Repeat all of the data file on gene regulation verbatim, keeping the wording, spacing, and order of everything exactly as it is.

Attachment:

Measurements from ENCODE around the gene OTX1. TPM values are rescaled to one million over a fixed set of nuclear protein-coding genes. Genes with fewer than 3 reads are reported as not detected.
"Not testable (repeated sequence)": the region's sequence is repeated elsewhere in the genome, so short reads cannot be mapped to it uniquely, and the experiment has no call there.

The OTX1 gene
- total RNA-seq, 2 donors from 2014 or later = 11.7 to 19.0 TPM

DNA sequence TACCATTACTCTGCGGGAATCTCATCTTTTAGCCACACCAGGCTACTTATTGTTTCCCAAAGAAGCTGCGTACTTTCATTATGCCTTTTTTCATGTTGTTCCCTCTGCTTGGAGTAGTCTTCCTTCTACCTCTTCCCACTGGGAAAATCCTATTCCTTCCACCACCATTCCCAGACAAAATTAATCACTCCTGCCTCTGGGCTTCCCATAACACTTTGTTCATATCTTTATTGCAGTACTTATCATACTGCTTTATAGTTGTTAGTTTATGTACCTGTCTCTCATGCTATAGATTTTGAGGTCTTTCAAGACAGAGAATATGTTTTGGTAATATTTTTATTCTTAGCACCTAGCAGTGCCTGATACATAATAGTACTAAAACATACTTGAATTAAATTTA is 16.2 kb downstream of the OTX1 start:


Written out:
Measurements from ENCODE around the gene OTX1. TPM values are rescaled to one million over a fixed set of nuclear protein-coding genes. Genes with fewer than 3 reads are reported as not detected.
"Not testable (repeated sequence)": the region's sequence is repeated elsewhere in the genome, so short reads cannot be mapped to it uniquely, and the experiment has no call there.

The OTX1 gene
- total RNA-seq, 2 donors from 2014 or later = 11.7 to 19.0 TPM

DNA sequence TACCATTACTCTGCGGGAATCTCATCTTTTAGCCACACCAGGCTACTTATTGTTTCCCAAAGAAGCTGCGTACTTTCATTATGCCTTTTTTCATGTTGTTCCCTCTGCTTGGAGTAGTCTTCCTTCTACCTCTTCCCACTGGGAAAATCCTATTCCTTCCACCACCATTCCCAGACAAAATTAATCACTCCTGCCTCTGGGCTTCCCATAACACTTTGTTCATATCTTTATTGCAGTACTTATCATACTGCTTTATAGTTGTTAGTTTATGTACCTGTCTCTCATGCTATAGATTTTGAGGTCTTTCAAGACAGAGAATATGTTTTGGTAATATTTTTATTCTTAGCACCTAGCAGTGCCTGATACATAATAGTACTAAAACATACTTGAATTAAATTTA is 16.2 kb downstream of the OTX1 start: